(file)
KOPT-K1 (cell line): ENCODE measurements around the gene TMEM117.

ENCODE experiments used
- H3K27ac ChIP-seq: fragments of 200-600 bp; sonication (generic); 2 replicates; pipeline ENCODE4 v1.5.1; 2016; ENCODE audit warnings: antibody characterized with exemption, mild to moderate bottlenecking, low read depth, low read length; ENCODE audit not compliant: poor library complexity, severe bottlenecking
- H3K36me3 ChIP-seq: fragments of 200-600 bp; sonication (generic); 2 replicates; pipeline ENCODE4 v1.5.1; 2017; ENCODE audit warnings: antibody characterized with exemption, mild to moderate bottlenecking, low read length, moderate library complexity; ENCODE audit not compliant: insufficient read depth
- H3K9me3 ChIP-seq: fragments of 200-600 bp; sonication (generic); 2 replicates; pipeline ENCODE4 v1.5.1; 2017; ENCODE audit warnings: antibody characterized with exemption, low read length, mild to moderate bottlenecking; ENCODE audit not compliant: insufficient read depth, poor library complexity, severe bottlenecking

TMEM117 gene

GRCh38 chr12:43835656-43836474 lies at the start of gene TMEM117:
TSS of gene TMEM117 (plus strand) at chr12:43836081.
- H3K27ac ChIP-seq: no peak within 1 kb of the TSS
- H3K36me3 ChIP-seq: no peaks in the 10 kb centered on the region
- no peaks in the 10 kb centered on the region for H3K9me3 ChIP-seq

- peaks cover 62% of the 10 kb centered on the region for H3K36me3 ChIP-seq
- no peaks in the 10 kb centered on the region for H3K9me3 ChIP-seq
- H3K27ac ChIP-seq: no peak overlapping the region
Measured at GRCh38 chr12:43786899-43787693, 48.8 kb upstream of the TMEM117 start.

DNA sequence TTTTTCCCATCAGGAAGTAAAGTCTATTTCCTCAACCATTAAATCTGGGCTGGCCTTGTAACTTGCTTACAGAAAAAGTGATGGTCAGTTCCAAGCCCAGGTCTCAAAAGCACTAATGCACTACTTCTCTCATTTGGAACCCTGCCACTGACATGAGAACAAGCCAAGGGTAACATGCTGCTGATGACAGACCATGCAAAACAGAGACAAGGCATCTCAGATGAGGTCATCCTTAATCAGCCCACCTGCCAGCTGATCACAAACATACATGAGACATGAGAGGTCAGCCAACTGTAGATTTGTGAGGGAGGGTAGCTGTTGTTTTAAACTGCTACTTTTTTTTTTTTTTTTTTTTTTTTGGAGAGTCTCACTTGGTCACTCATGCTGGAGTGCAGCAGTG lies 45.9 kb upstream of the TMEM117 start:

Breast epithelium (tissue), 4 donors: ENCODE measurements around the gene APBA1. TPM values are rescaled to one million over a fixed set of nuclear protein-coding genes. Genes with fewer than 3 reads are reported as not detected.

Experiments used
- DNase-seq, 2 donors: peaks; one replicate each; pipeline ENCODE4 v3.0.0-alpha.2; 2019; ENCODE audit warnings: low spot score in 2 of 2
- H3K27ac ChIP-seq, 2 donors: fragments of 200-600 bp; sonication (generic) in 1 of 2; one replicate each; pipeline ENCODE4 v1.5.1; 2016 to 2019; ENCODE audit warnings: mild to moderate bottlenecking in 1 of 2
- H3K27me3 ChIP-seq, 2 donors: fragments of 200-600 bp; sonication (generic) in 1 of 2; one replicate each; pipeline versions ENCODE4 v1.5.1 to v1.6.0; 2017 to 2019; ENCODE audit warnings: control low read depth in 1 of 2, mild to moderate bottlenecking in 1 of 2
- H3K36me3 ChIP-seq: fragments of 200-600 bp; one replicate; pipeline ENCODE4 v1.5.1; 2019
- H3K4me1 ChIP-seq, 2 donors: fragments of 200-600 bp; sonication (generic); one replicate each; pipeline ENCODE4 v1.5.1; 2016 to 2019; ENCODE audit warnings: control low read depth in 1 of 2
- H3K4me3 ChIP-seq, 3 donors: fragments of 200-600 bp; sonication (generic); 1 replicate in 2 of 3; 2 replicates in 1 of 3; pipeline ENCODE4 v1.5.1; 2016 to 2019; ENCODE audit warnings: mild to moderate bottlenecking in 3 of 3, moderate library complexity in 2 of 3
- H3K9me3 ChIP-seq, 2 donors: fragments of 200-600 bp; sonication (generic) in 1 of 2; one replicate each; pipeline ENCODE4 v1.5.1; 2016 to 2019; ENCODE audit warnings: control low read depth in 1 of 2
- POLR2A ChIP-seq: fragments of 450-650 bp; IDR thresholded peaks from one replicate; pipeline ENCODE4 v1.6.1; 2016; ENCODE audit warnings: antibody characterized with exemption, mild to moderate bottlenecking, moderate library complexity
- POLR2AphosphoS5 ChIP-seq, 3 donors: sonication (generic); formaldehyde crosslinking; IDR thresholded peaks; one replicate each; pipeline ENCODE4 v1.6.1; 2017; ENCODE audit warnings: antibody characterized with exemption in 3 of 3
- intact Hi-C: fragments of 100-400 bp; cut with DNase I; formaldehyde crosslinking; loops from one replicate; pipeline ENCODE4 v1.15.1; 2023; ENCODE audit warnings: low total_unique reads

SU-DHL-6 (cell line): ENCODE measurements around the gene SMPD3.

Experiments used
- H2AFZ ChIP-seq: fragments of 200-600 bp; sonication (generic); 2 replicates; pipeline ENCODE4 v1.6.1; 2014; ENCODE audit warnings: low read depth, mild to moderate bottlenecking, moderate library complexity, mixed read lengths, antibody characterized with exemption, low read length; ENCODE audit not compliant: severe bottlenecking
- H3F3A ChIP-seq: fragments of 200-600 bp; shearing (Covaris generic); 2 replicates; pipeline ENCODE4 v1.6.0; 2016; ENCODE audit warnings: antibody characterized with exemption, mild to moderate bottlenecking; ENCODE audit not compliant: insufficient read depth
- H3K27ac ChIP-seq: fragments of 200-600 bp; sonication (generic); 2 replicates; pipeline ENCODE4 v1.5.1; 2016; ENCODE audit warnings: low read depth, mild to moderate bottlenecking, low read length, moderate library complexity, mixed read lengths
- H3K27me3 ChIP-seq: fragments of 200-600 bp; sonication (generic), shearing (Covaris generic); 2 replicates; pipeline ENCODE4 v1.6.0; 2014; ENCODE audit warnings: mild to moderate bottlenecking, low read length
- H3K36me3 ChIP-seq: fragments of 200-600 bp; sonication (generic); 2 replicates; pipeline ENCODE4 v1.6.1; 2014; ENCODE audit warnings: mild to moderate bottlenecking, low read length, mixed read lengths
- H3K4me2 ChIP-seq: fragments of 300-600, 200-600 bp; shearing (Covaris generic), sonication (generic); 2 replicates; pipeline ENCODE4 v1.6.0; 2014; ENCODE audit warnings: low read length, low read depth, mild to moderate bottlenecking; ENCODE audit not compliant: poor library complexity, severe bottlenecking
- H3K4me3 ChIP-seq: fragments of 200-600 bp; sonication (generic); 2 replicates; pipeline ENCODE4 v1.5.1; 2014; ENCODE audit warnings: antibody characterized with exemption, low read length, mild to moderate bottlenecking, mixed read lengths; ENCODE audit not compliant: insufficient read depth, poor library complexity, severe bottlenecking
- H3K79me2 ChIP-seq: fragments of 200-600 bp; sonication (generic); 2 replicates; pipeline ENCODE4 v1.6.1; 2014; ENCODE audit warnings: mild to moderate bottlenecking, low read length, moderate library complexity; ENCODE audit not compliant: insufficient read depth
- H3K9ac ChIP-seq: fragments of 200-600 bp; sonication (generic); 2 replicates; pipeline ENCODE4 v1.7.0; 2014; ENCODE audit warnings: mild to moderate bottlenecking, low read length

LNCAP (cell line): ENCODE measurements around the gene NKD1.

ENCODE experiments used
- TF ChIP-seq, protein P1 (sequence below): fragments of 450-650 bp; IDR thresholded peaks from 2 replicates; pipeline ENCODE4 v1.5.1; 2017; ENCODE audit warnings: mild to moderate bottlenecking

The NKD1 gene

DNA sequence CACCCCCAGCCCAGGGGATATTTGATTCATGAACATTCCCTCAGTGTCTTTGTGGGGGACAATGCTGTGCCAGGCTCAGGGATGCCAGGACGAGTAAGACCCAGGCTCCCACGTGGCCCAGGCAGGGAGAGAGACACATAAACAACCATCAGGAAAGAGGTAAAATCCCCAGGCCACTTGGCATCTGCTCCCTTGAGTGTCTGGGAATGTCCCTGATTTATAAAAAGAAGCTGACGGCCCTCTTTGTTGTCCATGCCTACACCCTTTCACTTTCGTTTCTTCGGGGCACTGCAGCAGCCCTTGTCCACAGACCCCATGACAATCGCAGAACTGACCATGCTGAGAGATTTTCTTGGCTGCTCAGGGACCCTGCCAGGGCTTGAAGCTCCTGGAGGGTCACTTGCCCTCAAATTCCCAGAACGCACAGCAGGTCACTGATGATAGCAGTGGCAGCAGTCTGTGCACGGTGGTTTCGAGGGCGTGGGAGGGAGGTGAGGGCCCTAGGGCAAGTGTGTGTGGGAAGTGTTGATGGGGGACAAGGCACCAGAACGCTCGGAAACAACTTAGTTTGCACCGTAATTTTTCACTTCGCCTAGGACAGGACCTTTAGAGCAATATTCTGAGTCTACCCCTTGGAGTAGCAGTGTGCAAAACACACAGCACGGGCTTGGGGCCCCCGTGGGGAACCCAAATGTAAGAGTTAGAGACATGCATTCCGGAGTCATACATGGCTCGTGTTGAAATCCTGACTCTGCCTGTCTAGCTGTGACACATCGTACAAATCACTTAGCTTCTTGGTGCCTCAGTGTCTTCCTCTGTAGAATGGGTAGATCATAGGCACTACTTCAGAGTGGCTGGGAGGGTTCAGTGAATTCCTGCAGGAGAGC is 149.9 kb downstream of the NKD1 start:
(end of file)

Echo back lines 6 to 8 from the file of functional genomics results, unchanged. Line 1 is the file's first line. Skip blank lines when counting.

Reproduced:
TMEM117 gene

GRCh38 chr12:43835656-43836474 lies at the start of gene TMEM117:
TSS of gene TMEM117 (plus strand) at chr12:43836081.